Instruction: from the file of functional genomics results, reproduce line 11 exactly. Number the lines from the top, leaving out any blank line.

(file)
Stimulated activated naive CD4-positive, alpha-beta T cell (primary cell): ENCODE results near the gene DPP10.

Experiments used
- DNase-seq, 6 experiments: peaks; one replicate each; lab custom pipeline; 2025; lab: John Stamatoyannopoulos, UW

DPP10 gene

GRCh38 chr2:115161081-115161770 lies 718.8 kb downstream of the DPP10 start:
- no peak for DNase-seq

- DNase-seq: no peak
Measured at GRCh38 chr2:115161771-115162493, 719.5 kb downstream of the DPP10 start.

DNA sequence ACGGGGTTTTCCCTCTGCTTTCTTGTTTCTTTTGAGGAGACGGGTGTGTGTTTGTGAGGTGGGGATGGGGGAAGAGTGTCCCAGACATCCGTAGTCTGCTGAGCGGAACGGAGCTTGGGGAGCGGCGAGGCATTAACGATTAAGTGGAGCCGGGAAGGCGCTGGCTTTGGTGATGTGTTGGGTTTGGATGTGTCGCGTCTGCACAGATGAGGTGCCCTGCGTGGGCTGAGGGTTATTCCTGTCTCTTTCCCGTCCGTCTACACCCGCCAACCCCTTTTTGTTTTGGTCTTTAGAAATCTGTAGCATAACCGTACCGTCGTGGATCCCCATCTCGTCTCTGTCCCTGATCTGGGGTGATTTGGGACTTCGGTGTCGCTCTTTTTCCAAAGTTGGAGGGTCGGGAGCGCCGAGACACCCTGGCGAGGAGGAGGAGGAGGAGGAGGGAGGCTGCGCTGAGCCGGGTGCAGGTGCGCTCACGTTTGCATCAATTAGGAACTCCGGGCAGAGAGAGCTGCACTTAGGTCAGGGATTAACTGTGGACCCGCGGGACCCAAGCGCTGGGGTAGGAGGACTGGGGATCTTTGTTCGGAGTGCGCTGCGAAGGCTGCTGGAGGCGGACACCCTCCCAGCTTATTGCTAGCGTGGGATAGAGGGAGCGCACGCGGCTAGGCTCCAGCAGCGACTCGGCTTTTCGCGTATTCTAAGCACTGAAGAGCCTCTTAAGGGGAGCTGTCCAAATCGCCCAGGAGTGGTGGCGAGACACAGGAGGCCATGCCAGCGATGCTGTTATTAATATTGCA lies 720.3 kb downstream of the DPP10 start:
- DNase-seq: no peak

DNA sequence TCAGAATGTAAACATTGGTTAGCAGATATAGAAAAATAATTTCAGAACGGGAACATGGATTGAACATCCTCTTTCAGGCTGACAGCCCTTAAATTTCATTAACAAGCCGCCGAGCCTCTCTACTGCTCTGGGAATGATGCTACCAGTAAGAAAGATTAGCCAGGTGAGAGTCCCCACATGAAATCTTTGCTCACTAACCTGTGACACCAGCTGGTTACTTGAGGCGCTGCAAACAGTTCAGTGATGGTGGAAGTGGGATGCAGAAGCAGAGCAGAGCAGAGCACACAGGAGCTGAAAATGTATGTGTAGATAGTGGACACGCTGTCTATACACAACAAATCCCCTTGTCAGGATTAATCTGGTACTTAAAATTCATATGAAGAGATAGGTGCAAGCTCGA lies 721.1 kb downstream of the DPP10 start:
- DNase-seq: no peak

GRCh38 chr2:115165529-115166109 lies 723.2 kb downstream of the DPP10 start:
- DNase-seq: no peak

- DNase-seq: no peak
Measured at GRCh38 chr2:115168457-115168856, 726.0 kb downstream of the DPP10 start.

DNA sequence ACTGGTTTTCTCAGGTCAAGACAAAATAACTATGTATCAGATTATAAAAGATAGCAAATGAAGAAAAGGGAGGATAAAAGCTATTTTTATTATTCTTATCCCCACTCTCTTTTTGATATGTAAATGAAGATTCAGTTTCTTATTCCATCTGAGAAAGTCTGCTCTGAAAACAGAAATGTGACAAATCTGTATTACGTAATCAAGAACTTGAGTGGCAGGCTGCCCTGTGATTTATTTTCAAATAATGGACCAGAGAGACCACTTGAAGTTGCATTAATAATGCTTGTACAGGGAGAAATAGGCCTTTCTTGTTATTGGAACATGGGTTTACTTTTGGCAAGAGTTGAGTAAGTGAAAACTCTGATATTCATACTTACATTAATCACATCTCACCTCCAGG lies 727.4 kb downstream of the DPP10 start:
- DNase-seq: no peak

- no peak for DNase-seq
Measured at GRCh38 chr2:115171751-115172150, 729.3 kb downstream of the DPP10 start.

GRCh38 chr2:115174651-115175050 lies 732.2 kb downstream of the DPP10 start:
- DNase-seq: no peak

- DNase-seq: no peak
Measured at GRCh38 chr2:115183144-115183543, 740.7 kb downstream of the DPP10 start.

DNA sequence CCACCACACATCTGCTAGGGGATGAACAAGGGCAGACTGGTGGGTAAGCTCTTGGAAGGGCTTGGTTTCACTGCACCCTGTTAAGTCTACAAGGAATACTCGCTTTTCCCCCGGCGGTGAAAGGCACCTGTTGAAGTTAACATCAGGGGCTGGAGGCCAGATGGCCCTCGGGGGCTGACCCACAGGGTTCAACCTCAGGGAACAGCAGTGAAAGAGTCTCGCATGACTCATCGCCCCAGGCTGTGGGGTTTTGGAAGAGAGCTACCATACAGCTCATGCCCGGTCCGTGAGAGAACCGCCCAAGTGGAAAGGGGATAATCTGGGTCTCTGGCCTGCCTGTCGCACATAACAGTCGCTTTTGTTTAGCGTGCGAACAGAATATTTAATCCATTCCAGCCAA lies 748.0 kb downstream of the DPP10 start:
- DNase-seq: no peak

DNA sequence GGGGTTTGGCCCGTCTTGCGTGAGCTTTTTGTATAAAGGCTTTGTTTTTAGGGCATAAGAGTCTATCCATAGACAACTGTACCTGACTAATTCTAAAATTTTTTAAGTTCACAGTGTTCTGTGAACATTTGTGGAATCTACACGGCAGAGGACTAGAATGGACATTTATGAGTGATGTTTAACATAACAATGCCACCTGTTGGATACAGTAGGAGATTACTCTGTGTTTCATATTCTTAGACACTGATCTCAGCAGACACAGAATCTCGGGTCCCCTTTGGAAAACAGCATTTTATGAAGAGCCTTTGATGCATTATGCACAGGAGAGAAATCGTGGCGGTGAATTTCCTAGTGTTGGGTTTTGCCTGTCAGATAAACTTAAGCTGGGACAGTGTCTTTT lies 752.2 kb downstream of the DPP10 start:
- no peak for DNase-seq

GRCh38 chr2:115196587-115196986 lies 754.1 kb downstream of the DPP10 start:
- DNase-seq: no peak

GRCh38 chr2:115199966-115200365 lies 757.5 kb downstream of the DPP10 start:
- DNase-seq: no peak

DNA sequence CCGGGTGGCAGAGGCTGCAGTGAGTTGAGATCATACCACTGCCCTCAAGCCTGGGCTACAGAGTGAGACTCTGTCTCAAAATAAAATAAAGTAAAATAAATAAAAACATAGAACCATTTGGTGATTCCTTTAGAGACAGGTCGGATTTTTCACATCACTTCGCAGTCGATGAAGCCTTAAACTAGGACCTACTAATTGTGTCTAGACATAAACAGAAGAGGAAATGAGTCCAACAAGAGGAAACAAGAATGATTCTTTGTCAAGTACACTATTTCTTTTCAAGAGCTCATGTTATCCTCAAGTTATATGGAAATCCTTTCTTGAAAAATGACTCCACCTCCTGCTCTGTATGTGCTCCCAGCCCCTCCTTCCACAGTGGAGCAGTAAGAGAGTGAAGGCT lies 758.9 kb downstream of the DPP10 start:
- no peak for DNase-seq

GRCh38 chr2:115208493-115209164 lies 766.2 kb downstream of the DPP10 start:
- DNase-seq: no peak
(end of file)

DNA sequence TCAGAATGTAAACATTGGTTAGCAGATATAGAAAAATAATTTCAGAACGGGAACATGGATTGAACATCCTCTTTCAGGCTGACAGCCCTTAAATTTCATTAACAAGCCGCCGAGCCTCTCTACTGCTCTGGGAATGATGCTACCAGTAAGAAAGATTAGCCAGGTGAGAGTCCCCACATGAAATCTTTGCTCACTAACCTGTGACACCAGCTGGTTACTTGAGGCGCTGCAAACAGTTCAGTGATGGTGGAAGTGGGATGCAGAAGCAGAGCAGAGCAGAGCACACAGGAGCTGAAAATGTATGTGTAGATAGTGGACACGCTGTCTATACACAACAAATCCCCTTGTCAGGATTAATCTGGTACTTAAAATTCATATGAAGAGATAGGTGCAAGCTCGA lies 721.1 kb downstream of the DPP10 start: